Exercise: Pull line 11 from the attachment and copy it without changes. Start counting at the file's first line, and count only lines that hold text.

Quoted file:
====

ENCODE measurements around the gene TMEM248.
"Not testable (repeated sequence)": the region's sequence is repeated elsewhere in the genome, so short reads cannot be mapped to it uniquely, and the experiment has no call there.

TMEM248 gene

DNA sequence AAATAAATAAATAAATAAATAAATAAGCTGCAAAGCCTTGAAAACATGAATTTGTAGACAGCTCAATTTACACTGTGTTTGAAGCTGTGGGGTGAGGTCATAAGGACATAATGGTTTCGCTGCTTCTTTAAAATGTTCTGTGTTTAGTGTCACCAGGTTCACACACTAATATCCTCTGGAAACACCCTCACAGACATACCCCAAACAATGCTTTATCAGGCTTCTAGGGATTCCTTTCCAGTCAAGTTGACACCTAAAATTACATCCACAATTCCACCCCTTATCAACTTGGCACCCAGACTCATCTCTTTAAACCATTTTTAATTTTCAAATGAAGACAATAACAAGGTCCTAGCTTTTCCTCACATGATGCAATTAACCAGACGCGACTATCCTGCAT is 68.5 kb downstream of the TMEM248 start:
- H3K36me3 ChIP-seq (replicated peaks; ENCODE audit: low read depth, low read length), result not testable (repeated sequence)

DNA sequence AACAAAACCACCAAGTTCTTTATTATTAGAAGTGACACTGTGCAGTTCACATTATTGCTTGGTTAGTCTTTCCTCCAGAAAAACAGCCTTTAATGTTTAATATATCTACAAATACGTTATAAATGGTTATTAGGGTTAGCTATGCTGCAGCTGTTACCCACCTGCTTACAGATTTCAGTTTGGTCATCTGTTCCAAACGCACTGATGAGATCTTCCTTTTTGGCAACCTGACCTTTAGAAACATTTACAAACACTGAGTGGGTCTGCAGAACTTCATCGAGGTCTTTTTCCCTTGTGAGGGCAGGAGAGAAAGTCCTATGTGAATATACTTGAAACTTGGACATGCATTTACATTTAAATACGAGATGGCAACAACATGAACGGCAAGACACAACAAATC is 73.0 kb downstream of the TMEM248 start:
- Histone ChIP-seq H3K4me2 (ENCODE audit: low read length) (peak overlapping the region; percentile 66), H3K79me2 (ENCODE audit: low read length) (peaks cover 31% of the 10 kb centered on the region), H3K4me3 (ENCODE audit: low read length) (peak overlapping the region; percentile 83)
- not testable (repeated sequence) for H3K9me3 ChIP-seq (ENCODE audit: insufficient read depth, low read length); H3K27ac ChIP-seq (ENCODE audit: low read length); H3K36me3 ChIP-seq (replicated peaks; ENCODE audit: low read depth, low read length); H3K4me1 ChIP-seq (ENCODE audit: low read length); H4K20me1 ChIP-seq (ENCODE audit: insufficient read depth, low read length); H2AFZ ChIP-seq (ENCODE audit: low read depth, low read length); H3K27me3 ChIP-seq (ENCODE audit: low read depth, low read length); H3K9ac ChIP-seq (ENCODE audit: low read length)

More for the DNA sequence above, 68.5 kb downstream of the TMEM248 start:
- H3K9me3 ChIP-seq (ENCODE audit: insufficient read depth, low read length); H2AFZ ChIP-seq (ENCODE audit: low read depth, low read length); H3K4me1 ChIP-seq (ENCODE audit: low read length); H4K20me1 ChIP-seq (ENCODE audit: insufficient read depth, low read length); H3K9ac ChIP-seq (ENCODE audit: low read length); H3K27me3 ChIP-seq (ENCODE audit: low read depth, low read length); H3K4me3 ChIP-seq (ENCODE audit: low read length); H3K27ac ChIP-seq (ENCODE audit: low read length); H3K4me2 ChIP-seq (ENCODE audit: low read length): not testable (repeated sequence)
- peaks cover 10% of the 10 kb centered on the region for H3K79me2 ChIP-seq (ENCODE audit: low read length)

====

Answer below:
- peaks cover 10% of the 10 kb centered on the region for H3K79me2 ChIP-seq (ENCODE audit: low read length)